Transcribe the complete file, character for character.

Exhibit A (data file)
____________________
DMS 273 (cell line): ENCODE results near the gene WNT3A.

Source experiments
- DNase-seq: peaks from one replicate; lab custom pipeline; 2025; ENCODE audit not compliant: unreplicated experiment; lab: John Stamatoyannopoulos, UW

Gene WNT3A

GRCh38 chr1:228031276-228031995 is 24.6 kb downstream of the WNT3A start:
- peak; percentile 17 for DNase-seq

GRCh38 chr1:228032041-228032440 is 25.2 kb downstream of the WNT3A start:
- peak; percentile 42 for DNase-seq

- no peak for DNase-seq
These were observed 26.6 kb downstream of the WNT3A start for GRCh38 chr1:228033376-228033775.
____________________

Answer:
DMS 273 (cell line): ENCODE results near the gene WNT3A.

Source experiments
- DNase-seq: peaks from one replicate; lab custom pipeline; 2025; ENCODE audit not compliant: unreplicated experiment; lab: John Stamatoyannopoulos, UW

Gene WNT3A

GRCh38 chr1:228031276-228031995 is 24.6 kb downstream of the WNT3A start:
- peak; percentile 17 for DNase-seq

GRCh38 chr1:228032041-228032440 is 25.2 kb downstream of the WNT3A start:
- peak; percentile 42 for DNase-seq

- no peak for DNase-seq
These were observed 26.6 kb downstream of the WNT3A start for GRCh38 chr1:228033376-228033775.